U.S.A. –-(AmmoLand.com)- Streamlight is a company that quietly puts out class-leading products, without much fanfare. While other light companies have a massive advertising budget (and lucrative military contracts) to highlight their state-of-the-art 2014 technology, Streamlight just keeps rolling out improvements to their lineup. Such is the condition of the Streamlight TLR-2 HL light/laser combo, which has seen a significant power boost since last I saw it.
Let’s run down the Tech Specs and Features provided by Streamlight before we get into use and abuse.
- 1,000 lumens; 283m beam; runs 1.5 hours (LED/Laser combo); Laser only function runs 45 hours
- Engineered optic produces a concentrated beam with optimum peripheral illumination
- Red laser provides long-range targeting
- Rail clamp system securely attaches/detaches quickly and safely with no tools and without putting your hands in front of the muzzle
- Mounts directly to handguns with Glock-style rails and to all MIL-STD-1913 (Picatinny) rails.
- Includes keys for Glock-style, Picatinny, Beretta 90two, S&W 99 and S&W TSW and Sig P320
- Durable, anodized machined aluminum construction
- Ambidextrous momentary/steady on/off switch
- User programmable strobe can be enabled/disabled
- Fits existing light bearing holsters
- 3.39″ (8.61 cm); 4.88 oz (138.4g) with batteries
- IPX4 water-resistant
- Remote switches are available as optional accessories and must be used in conjunction with 69130 or 69161 remote door switch.
- Limited lifetime warranty
- Assembled in USA
Out of the box impressions: Sturdy, light, and bright.
This isn’t a plastic housing for a cheap bulb. This is an aluminum enclosure, solid and strong. The battery compartment is rubber o-ring sealed, and the battery housing cap has a lever lock that ensures significant pressure between the housing and cap to seal from intrusion. This is where the TLR-2’s IPX4 water-resistance rating comes from. As we’ll see further down, the TLR-2 HL actually exceeds the IPX4 rating.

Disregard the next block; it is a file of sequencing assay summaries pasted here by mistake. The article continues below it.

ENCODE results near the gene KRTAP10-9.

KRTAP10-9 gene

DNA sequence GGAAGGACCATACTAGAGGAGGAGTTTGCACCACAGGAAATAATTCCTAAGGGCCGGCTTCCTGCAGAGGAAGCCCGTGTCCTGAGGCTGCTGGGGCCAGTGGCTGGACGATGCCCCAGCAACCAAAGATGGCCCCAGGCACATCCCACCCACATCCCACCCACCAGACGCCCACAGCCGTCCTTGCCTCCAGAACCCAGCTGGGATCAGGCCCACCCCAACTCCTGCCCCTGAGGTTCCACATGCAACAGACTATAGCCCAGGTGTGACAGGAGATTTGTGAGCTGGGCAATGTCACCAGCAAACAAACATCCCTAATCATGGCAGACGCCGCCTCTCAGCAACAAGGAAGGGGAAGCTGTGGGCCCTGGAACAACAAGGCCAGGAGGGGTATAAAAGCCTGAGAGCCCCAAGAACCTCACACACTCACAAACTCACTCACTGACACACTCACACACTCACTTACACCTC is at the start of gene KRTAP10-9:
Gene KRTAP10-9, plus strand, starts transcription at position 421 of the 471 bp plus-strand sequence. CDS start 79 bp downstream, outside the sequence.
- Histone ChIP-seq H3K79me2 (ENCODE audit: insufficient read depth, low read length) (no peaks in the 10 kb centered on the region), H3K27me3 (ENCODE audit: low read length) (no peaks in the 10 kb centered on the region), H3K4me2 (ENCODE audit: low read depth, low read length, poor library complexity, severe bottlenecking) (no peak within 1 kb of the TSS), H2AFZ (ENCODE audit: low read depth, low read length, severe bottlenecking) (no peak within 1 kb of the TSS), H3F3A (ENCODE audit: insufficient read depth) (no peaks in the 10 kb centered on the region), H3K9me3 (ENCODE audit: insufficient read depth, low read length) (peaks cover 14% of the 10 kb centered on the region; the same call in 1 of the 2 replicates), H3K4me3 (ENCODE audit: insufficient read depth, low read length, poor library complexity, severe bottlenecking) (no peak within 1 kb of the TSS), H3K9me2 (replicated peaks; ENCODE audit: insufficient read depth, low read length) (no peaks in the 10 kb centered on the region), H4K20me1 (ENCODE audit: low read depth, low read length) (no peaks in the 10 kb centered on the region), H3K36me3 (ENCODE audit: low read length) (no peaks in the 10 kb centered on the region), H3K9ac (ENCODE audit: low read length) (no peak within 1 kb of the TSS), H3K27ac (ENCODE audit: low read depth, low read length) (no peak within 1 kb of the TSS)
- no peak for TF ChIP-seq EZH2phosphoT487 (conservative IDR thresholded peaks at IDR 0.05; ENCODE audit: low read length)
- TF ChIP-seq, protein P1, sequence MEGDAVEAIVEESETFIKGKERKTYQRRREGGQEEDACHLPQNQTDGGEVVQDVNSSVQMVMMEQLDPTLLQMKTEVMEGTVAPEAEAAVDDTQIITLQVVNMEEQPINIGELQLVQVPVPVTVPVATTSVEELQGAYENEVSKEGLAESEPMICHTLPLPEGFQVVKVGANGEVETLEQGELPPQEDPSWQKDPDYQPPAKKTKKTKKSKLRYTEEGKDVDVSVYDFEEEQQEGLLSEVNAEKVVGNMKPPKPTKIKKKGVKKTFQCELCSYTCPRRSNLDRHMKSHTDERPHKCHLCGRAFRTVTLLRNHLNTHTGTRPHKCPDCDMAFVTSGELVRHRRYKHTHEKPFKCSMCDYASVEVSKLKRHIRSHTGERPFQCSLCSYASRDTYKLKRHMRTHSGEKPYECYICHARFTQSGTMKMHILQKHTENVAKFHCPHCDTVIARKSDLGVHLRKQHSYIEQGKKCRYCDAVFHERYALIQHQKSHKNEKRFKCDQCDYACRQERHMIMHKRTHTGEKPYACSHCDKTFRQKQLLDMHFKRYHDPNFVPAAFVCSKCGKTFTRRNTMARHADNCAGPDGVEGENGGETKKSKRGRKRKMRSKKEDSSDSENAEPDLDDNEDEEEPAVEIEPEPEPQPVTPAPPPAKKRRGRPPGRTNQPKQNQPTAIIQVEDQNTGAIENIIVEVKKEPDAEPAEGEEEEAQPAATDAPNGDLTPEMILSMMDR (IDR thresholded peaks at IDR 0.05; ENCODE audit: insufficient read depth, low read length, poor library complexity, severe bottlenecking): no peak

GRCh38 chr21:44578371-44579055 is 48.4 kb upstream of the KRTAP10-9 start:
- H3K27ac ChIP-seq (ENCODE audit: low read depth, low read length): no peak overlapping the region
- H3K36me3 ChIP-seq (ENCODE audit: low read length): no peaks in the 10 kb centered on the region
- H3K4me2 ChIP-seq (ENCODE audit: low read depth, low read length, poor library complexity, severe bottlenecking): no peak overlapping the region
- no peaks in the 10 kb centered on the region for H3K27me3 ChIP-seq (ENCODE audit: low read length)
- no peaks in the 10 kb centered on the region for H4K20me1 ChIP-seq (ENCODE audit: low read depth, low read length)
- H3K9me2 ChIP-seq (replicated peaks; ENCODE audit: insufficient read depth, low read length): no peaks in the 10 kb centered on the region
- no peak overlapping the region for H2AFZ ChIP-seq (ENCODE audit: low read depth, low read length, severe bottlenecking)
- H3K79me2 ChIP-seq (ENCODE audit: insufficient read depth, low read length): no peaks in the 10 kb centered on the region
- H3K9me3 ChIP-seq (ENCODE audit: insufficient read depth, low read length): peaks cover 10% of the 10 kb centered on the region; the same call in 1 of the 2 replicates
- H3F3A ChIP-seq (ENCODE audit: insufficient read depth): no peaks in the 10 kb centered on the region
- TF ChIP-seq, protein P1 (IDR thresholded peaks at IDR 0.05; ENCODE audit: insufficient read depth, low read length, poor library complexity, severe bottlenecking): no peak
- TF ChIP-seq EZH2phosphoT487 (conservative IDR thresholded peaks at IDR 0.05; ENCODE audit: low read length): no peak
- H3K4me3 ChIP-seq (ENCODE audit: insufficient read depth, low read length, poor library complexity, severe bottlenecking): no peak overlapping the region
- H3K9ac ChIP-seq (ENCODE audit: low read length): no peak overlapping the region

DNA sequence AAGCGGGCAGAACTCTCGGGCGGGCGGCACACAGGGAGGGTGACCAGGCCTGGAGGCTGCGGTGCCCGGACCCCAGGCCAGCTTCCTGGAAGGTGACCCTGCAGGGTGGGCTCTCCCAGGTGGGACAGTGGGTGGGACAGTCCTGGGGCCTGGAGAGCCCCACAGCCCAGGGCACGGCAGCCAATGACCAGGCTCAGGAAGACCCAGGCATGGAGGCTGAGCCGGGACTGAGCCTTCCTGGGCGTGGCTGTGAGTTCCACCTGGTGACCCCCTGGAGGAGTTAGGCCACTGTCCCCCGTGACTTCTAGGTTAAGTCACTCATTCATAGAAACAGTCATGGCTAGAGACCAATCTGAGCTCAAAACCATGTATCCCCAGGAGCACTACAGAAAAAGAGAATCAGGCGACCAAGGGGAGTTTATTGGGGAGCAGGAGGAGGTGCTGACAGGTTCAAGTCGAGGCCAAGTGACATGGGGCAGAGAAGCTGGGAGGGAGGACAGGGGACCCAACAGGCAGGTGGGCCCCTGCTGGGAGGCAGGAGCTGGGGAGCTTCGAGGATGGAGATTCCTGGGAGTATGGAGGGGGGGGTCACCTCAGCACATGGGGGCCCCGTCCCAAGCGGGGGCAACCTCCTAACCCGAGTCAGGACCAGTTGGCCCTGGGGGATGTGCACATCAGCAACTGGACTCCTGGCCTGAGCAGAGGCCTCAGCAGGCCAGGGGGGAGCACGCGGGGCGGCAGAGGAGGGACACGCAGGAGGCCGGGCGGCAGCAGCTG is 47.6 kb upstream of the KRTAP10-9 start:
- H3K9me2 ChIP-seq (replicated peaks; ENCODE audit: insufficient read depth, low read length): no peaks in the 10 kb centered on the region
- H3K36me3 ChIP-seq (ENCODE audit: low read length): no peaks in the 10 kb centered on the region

The TLR-2 HL is 4.88 ounces (with batteries), which is a great spot to be for an extremely high-performance light. There’s no free lunch, so you’ll notice the extra ~5 ounces on the end of a handgun, but on a rifle it’s nearly negligible. The force multiplier (and utility of target ID after dark) is well worth the weight, small as it is.
One thousand. There’s not much that follows “one thousand” that seems small. When we’re talking lumens, we’re talking about an amount capable of seriously disorienting humans at night, especially on “strobe” mode. This is an impressive number for me, since the last time I checked out a TLR-2 They were getting around 650 lumens. The insanely bright light can overpower the red laser a little, but it is still visible.
Mounting is easy, and as advertised by Streamlight, completed without needing to put your hand forward of the muzzle at any time. A small “button” of the left side releases or engages the rail clamp. It can be screwed in or out to adjust tension, or lock it down entirely. Simple and effective, just how I like ’em.